Is it a coincidence that the minister of state for health no longer accompanies Union minister Ghulam Nabi Azad?
Sonal Matharu | July 13, 2010
Words may or may not have capacity to heal but they can surely harm a politician’s prospects. The latest, if less publicised, casualty among the motormouth ministers appears to be the minister of state for health Dinesh Trivedi. No, the Lok Sabha member of the Mamata Banerjee-led All India Trinamool Congress has not got the boot, being a non-Congress minister has its advantages, but there are tell-tale signs that he may have already been effectively sidelined. All because this MBA from University of Texas flouted a sacred principal of politics as much as management by chastising bureaucrats of his own ministry in public.
Ever since Trivedi accused the babus of red-tapism and ridiculed them for delaying projects, inviting a public reaction from health secretary K Sujatha Rao, the minister appears to have been replaced by his less articulate colleague S Gandhiselvan at almost all conferences organised by the ministry.
At a recent event organised by the CII on innovation in medical technology, Trivedi was scheduled to be accompanied by K Sujatha Rao and the drugs controller general of india Surinder Singh, both from the health ministry. Trivedi marked his attendance at the one-day seminar that attracted the who’s who of the private sector in healthcare but both Rao and Singh gave the event a miss. While Trivedi praised the Apollos and the Batras which, he said, had helped him promote his dynamic ideas in the health ministry, he repeated his charge that the “slow” babus had kept him from overhauling healthcare in the country.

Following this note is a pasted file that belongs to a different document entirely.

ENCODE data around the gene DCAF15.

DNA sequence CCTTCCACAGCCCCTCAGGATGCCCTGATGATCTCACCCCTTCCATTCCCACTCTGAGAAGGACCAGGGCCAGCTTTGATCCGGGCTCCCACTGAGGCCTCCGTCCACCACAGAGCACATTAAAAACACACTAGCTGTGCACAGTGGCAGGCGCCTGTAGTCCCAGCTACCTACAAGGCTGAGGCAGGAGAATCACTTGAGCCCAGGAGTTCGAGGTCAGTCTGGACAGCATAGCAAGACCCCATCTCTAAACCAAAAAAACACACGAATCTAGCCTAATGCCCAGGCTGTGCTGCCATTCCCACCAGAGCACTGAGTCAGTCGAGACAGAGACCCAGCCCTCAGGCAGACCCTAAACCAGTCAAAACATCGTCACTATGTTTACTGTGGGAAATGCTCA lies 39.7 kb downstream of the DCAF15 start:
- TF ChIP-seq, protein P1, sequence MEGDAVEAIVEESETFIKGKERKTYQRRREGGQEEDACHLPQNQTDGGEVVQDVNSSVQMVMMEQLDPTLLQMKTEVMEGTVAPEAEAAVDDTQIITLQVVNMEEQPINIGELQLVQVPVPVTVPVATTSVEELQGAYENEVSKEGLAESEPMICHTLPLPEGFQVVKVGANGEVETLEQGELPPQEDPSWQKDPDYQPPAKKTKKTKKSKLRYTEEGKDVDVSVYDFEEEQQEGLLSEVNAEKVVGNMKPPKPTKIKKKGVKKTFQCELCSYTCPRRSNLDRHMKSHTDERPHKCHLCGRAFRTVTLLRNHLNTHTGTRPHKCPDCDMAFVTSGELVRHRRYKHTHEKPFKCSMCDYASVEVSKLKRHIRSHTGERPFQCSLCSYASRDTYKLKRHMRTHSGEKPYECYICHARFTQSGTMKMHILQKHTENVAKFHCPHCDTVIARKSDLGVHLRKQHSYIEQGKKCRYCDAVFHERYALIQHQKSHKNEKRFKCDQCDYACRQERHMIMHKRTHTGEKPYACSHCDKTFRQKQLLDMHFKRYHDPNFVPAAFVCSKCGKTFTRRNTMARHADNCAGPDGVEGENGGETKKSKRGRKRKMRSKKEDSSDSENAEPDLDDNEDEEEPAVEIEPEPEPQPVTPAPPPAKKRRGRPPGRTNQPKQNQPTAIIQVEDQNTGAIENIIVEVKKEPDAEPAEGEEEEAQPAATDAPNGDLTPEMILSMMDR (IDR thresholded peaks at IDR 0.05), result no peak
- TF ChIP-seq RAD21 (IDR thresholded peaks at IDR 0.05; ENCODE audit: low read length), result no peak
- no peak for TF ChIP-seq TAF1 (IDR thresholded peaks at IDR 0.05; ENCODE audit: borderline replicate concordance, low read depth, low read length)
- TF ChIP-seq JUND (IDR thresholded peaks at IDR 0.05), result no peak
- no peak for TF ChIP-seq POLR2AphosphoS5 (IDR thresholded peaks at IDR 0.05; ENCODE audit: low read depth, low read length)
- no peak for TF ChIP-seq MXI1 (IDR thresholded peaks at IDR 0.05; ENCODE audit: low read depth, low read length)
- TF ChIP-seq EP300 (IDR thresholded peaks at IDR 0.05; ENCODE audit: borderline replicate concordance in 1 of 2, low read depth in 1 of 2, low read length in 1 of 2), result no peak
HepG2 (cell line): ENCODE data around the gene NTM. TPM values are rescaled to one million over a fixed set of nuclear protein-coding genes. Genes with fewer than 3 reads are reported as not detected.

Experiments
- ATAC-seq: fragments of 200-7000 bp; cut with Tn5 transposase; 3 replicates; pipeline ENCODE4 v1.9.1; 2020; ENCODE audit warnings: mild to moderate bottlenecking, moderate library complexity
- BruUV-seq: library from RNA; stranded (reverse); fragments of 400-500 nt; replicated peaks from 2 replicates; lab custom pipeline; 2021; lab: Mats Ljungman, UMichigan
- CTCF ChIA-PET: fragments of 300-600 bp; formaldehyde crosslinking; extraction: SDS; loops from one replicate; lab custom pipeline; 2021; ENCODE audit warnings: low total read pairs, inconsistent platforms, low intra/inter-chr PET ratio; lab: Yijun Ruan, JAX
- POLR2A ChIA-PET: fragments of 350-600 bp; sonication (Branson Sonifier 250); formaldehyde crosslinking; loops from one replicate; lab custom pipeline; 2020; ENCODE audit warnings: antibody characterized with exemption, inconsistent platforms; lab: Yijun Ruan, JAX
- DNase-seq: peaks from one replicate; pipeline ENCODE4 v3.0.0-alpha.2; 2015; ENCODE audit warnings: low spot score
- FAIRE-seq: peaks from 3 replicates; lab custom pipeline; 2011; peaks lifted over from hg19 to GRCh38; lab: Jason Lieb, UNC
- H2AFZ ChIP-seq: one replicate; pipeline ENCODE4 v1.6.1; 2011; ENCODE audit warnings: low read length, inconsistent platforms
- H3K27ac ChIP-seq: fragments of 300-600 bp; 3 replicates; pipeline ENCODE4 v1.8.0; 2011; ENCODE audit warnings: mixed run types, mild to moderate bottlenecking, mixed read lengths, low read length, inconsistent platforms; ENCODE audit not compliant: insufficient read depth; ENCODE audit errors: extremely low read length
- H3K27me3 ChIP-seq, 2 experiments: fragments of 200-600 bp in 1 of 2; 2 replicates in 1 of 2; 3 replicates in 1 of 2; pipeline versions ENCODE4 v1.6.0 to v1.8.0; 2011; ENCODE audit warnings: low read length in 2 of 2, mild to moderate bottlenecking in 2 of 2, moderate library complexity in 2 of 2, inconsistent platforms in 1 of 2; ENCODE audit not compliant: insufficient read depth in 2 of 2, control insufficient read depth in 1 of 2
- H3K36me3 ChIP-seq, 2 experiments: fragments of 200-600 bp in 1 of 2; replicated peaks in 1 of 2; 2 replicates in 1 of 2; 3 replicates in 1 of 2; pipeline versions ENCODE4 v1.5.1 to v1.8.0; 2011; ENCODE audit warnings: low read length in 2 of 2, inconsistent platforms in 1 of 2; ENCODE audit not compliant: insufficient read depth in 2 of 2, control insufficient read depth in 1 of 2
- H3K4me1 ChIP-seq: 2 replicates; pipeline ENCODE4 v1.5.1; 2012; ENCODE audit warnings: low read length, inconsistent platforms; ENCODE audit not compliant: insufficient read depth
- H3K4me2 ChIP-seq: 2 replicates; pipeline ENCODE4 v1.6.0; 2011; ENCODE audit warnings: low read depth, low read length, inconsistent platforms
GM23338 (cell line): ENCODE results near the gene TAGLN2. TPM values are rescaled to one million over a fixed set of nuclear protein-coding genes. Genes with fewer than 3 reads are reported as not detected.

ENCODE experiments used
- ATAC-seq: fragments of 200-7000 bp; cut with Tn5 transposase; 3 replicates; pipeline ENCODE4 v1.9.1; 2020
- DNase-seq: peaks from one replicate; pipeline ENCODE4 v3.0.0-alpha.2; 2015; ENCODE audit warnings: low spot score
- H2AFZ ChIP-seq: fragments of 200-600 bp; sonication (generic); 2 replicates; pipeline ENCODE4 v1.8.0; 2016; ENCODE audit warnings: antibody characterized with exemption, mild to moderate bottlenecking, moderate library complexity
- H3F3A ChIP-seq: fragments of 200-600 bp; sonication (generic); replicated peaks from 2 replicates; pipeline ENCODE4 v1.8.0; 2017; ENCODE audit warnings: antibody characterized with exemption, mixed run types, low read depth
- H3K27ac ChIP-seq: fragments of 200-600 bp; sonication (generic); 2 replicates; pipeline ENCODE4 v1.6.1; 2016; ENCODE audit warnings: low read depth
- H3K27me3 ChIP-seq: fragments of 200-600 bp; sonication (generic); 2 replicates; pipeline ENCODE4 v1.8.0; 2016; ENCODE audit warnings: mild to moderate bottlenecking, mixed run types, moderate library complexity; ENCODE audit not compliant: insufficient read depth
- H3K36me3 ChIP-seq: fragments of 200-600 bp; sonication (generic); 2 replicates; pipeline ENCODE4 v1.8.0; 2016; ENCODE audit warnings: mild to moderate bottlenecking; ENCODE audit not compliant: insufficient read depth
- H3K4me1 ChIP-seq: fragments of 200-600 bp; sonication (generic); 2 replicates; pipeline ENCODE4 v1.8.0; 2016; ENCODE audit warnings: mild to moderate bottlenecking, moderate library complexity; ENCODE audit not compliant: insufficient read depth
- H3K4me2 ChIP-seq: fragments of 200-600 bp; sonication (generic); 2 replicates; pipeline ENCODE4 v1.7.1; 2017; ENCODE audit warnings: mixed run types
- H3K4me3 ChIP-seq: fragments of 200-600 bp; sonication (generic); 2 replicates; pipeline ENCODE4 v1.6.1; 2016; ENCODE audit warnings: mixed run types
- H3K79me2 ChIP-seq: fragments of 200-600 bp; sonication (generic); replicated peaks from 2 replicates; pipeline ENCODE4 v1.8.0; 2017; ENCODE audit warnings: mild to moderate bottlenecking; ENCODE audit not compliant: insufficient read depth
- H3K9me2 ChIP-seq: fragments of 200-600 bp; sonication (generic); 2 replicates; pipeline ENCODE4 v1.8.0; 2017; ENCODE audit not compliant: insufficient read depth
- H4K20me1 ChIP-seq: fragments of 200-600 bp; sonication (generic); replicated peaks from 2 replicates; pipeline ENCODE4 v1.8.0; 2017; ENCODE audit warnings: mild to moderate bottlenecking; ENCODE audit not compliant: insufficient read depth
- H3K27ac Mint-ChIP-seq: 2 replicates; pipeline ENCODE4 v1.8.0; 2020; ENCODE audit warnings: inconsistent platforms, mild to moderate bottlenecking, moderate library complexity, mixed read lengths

Same day, same time, Union health minister Ghulam Nabi Azad was busy at an event organised by the Pharmacy Council of India.
While this could appear to be a case of a junior minister filling the space at a parallel event, Trivedi was absent from another event where he was to be present with Azad, Gandhiselvan, Delhi chief minister Sheila Dikshit, Delhi health minister Kiran Walia and Delhi education minister Arvinder Singh, on World Population Day on July 11.
So how did Trivedi handle the absence of his top bureaucrats at the CII event? Well, he made optimum use of the podium for around 45 minutes to claim that he had been busy making the functions of the ministry ‘transparent’ by the use of technology, and also to give a push to his son, Parthasarthy Trivedi, who apparently has a major role in designing the web portal which he wants his ministry to okay.
While Trivedi’s indiscreet remarks have given a leg up to the unassuming minister of state for health Gandhiselvan, it remains to be seen whether Trivedi will carry on his solo act at events of secondary importance or choose to go the way of his party leader and pursue an independent agenda. If nothing else, Trivedi can appropriate and vigorously pursue his party leader Mamata Banerjee’s plan to set up healthcare centres on the unused land of Indian Railways.
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